Several times this holiday season I have been asked the ‘why’ question. “1,000 miles? in Alaska? In winter? Really? How? Why?…”
For me, a solo unsupported trek across Alaska includes several highly desirable components:
– It’s about running and about endurance. Endurance has motivated me since watching a 24-hour motorcycle race in the urban circuit of Barcelona when I was a kid. Two pilots in each team drove one machine non-stop, at great speeds, in tight zig-zagging turns. Spectators were right next to the action, and I could feel the heat of the overexerted engines. I could feel the exhaustion when a Kawasaki and its pilot went down coming out of a curve and sliding for a hundred feet before stopping, fortunately unharmed. I didn’t know what to do about endurance then; I entered a 24-hour cycling race in college and exited prematurely with shortest-delay, most severe DOMS. The motivation never went away and a few years ago, in the highly contagious Boulder running environment, I rediscovered endurance in ultrarunning. I have learned about training, running form, nutrition, and other basic building blocks of endurance, and after 50 milers, 100 milers, and a 300 miler, time now for a rarely-completed 1000 miler.
– It’s about remoteness and extreme conditions with limited resources. The Apollo program accounts have been the central guiding lore in my life. I literally worked with the space program; and later helped companies look for new spaces to grow. In Alaska, my body and many fabric layers will be my spacecraft. Uninhabited open spaces and mountain ranges will be my Moon.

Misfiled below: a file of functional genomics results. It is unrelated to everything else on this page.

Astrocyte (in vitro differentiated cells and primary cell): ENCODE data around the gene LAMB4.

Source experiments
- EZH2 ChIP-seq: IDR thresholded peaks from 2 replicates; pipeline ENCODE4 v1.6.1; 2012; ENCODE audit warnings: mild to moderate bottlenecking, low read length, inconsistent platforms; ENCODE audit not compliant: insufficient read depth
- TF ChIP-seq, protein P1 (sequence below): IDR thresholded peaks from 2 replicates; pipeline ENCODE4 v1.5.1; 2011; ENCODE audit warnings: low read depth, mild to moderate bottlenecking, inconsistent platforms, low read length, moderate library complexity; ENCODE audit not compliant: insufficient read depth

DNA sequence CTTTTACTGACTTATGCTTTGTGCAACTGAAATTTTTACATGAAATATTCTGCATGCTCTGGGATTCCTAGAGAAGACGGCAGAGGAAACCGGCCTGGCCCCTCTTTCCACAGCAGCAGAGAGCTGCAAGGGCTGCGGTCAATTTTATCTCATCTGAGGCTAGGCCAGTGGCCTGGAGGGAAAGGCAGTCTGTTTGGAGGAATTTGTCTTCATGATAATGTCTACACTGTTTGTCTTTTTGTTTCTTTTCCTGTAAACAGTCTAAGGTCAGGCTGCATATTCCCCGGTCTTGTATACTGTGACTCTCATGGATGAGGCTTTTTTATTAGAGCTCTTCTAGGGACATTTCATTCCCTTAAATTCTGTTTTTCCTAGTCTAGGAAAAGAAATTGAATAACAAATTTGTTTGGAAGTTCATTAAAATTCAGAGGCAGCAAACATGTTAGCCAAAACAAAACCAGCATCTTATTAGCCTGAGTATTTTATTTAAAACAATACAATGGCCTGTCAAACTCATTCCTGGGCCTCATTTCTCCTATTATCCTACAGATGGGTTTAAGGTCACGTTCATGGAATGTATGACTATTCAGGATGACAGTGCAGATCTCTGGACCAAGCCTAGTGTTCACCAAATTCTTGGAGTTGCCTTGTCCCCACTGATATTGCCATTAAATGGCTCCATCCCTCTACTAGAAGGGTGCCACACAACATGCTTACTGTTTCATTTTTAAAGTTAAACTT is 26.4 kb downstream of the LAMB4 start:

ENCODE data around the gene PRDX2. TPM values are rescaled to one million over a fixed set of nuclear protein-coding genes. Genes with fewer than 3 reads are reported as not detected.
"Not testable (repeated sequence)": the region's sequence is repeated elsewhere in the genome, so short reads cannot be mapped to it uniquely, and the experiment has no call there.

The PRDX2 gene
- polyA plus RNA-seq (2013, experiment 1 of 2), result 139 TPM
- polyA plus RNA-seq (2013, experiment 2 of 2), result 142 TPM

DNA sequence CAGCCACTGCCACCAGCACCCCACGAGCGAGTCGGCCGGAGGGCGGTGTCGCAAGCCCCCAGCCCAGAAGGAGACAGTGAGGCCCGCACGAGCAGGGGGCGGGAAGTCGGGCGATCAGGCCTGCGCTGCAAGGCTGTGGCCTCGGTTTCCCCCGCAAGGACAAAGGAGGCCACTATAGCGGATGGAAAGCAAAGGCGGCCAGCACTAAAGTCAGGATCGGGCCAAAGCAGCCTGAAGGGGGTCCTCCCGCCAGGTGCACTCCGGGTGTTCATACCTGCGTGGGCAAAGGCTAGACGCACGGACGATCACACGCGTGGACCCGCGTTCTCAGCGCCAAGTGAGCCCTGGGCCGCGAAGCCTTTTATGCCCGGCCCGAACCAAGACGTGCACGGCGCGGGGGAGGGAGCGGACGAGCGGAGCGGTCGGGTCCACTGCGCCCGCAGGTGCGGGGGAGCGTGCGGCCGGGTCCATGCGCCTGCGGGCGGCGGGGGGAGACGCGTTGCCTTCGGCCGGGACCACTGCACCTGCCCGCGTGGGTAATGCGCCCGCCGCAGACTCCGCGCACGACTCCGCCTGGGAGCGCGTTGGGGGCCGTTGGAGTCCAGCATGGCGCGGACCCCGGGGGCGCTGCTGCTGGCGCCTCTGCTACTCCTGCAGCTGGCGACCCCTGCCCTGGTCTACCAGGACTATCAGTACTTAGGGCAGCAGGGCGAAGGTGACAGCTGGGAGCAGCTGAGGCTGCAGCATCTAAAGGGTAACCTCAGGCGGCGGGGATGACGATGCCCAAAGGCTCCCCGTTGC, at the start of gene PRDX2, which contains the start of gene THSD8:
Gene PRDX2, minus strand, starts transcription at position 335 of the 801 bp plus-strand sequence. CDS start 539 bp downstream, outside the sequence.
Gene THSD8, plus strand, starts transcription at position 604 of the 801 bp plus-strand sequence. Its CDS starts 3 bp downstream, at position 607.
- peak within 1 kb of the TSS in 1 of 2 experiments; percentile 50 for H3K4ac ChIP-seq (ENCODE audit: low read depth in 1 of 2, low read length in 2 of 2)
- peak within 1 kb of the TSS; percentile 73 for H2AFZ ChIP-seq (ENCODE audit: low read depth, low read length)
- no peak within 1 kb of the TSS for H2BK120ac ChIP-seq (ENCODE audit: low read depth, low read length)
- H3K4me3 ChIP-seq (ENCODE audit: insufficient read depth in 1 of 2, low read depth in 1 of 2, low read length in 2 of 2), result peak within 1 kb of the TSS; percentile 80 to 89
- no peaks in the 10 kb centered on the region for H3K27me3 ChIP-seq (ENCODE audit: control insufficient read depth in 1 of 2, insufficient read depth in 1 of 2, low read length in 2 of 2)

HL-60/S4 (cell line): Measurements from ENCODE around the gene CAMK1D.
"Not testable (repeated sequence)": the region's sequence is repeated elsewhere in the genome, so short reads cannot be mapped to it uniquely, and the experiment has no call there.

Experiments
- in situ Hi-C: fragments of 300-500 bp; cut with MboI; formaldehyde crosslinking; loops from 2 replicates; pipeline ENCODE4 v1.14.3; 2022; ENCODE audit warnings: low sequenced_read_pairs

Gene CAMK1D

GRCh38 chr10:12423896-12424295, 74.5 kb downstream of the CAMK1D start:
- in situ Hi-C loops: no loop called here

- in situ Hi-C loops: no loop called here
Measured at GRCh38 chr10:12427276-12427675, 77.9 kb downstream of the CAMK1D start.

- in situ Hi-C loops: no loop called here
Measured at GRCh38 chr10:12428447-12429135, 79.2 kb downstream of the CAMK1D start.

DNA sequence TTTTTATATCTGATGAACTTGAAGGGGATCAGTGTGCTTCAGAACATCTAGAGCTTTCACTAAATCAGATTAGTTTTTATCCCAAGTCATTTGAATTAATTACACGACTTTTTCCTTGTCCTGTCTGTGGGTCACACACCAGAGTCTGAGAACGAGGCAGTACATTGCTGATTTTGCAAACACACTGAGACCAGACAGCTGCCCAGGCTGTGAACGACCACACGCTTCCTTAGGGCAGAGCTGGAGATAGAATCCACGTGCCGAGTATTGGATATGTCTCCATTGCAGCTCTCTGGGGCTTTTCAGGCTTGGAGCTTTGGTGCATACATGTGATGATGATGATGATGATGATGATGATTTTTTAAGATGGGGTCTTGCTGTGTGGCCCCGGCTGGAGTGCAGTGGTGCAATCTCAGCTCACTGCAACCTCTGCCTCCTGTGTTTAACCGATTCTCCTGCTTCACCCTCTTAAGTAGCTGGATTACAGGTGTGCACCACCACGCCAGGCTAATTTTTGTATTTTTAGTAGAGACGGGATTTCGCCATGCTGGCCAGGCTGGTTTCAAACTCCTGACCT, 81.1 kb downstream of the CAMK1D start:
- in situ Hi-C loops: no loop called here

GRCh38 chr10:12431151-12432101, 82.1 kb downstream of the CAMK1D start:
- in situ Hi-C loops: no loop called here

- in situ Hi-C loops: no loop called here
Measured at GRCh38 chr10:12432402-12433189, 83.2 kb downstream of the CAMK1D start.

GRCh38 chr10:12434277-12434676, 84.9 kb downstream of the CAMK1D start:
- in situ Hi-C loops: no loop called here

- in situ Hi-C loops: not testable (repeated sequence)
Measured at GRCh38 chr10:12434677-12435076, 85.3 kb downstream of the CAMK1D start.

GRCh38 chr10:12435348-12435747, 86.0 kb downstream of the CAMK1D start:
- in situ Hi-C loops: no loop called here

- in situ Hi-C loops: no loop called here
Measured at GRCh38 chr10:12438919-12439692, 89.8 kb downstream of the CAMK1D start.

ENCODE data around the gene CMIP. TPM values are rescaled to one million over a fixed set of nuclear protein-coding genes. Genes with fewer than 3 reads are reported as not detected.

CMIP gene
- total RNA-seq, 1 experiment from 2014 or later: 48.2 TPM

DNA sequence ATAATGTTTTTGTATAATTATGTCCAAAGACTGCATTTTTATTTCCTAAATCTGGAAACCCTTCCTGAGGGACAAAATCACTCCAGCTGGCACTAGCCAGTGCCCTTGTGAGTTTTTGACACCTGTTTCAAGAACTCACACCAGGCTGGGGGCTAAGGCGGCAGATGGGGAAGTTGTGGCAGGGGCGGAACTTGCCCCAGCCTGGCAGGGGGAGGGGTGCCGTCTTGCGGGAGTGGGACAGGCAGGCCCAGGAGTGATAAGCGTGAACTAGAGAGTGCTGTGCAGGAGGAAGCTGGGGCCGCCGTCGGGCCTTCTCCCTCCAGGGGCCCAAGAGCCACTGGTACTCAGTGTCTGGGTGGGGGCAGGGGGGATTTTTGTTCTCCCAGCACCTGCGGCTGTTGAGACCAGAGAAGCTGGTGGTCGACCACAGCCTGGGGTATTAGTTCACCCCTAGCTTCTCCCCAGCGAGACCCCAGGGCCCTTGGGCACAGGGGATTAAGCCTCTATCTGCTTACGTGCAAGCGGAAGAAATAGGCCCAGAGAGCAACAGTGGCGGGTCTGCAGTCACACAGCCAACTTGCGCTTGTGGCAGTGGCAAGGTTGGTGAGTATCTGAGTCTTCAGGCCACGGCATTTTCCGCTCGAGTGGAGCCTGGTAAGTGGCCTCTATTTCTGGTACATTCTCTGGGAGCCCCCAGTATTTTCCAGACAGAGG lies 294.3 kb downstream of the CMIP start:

– I meet other people with a different worldview and experience of life. Moving to the US provided abundant culture shock, and each project I get involved with is a new opportunity to learn from a different culture. The most special people are the ones that bridge cultures and can hold a door for you: Billy Arnaquq, an Inuit elder in Baffin Island who shared the values of those who live in the Arctic and the tensions the “southern” ways of life bring, or, on our “southern” side, Eric Larsen, master of cold.
– Long-distance, self-supported cold treks combine many disciplines: navigation, nutrition, first aid, communications, energy and cold management. I love to be a generalist. I first learned this when reading “Mysterious Island” by Jules Verne, where engineer Cyrus Smith brings the entirety of western 19th century knowledge to help a small group of shipwrecked friends triumph over their dire circumstances. I delight in being resourceful in unpredictable and highly variable situations.
– And, most importantly, it’s about learning: developing new skills fast and applying them to achieve new results. I remember the first time I flew a tiny airplane solo after my flight instructor stepped off (on the ground!). Now in a suddenly cavernous and empty cockpit, my skills barely matched the challenge. For the first time I was fully and uniquely in control. Feedback about the effect of my actions was quick and clear. It was terrifying and exhilarating at the same time. It was a perfect state of flow. In Alaska, learning is plentiful. I look forward to applying and further develop all the skills I have been amassing.
All of this is coming together in a path I continue to explore… do I know how it ends? No. At its core, this is a creative job, a work of art. I admire the way the Navajo might say it: I want to do it because, to me, it’s a beautiful thing to do in a beautiful place.